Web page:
Based on the nature of the COVID-19 pandemic, past events and human nature, the following assumptions can be made:

  • World nations will invest more to prepare themselves for the changing nature of diseases and natural disasters. This will include a recurrence of pandemics of novel viruses as well as an increase in the frequency and severity of natural disaster events that will have global impact (such as the tsunami in Thailand).
  • World economies will enter a recession that could last several months or a number of years during which the world economy will change. We expect to see a reduction of globalization and an increase in regional and national independence in the manufacturing and service sectors at the expense of economic efficiency.
  • The number of unemployed globally will continue to increase in the short to medium term, with a consequent general reduction in the standard of living and welfare of all citizens (with the exception of the upper class).
  • Immigrant movement will expand dramatically and is likely to be met by intensifying efforts to close the borders of developed countries to reduce the refugee numbers.
  • Internal social pressures will cause tension and undermine citizens’ personal security and safety threatening established sectors and their communities.
  • Widening use of electronic surveillance in the name of tracking COVID-19 carriers may cause unrest and resentment due to privacy and cybersecurity concerns.

Analysis of expected options for personal and community security

Even prior to the Coronavirus era, personal security for many had become fragile. If we now take into account the additional Coronavirus related assumptions, we can expect a significant and dramatic increase in this fragility. Threats in the 20th century mainly originated from external sources such as global terrorism or domestic terrorist movements influenced externally. Threats in the 21st century are likely to be internal and include both extreme right movements and home-grown terrorism. We believe that the updated threat context should include a significant increase in social unrest incidents, originating from the social and economic changes resulting from the new era we are entering as a result of the pandemic. As security professionals, we have all related to chemical and biological threats in the context of a deliberate action by an adversary but we must now adjust our thinking to encompass natural threats such as the coronavirus.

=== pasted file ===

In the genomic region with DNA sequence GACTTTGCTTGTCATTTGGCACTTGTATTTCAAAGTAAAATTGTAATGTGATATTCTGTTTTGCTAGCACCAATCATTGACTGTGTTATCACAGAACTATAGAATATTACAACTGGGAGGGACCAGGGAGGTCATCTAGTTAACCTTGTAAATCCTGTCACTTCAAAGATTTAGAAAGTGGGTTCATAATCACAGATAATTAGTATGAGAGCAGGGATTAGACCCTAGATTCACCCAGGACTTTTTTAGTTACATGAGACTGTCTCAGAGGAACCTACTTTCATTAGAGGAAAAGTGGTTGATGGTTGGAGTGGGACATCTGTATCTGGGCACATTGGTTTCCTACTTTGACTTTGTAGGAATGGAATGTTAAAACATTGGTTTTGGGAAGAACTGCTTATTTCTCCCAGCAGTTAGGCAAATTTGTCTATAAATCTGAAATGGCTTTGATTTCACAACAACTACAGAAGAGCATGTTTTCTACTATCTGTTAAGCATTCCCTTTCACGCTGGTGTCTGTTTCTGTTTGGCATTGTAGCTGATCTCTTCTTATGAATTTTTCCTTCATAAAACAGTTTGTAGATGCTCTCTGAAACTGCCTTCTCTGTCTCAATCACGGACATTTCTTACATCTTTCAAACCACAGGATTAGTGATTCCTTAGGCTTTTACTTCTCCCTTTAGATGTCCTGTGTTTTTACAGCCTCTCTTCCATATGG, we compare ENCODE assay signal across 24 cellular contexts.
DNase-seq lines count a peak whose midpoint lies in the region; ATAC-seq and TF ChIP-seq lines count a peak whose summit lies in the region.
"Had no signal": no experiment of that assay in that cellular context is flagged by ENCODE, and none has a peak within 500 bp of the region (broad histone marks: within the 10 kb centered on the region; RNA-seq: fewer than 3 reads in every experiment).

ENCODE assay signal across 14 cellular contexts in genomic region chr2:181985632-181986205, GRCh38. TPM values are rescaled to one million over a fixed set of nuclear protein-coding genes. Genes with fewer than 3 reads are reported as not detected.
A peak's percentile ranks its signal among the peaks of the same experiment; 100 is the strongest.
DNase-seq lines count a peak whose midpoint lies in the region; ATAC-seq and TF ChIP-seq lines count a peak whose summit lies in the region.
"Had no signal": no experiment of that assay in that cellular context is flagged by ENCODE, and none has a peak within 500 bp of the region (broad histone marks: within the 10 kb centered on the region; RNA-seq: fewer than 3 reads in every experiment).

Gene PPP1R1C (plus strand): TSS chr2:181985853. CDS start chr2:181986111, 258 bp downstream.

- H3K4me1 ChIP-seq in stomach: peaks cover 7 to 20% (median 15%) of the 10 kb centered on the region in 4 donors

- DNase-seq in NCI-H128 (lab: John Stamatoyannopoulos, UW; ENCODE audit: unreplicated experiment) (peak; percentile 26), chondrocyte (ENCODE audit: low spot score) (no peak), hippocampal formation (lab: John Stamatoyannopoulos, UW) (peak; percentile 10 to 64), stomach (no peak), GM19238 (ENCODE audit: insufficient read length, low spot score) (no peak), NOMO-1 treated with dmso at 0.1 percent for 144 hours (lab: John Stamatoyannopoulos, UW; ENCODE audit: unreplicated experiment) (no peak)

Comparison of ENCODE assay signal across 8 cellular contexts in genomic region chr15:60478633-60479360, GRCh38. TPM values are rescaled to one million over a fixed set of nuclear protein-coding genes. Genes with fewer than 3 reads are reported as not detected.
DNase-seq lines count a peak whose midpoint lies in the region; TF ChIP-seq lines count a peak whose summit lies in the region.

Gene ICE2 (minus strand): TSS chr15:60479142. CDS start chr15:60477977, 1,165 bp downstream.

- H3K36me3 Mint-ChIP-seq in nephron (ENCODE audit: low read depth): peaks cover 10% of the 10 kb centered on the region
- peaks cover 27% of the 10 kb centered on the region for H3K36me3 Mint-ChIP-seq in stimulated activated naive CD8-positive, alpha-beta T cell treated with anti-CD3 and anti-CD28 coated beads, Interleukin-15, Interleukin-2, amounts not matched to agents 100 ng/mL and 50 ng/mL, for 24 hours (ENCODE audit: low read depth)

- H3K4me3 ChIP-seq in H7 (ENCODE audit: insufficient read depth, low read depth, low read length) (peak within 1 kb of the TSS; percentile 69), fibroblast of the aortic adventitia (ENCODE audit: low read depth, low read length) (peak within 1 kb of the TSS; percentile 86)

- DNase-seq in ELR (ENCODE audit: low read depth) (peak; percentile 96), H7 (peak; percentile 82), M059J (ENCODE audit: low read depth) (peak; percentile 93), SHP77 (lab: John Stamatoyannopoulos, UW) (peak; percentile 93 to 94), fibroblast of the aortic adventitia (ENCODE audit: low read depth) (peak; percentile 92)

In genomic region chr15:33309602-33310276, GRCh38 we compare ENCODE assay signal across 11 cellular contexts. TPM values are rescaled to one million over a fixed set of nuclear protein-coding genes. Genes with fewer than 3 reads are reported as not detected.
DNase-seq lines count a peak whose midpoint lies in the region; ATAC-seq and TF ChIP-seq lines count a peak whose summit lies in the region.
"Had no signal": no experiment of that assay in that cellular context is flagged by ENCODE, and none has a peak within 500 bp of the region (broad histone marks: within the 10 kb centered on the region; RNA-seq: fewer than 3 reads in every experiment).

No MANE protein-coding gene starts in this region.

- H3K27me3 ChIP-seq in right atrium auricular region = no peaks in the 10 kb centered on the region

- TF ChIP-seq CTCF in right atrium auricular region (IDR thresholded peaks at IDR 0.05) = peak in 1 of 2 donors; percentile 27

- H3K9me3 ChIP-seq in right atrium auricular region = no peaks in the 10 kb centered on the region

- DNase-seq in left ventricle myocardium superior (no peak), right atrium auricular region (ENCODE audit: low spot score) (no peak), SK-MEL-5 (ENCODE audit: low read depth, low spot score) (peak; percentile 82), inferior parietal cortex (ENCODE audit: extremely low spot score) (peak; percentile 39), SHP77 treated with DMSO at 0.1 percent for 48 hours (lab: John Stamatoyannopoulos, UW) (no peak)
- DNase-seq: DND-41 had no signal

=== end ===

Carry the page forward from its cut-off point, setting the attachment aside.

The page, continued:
We cannot overestimate the dramatic influence we believe this will have on the planning of personal, public or corporate security. This has already been demonstrated in changes to personal security and safety seen in countries that have undergone a governmental or social upheaval over the past few decades. Unlike a self-inflicted governmental or social upheaval, it seems that there is currently no escape from the expected global change resulting from the Coronavirus pandemic and therefore we must prepare for it. Preparing for such extreme scenarios may, in the worst case, cause us to be over protected, but there is a good chance that it may save our business and community at this time and allow continuity and resilience.